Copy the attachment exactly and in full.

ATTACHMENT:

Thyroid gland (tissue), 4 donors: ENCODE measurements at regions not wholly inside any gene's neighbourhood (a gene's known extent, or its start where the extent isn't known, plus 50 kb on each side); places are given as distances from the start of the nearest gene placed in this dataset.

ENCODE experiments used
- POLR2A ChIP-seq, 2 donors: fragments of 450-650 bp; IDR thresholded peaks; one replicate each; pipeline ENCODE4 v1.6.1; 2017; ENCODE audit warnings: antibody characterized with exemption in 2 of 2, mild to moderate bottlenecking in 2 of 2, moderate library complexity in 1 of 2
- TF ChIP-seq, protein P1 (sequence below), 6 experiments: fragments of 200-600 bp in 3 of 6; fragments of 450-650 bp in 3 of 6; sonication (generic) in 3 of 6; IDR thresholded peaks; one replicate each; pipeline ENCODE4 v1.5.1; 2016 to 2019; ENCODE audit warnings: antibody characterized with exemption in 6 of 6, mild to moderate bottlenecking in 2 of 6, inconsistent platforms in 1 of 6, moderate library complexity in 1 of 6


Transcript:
Thyroid gland (tissue), 4 donors: ENCODE measurements at regions not wholly inside any gene's neighbourhood (a gene's known extent, or its start where the extent isn't known, plus 50 kb on each side); places are given as distances from the start of the nearest gene placed in this dataset.

ENCODE experiments used
- POLR2A ChIP-seq, 2 donors: fragments of 450-650 bp; IDR thresholded peaks; one replicate each; pipeline ENCODE4 v1.6.1; 2017; ENCODE audit warnings: antibody characterized with exemption in 2 of 2, mild to moderate bottlenecking in 2 of 2, moderate library complexity in 1 of 2
- TF ChIP-seq, protein P1 (sequence below), 6 experiments: fragments of 200-600 bp in 3 of 6; fragments of 450-650 bp in 3 of 6; sonication (generic) in 3 of 6; IDR thresholded peaks; one replicate each; pipeline ENCODE4 v1.5.1; 2016 to 2019; ENCODE audit warnings: antibody characterized with exemption in 6 of 6, mild to moderate bottlenecking in 2 of 6, inconsistent platforms in 1 of 6, moderate library complexity in 1 of 6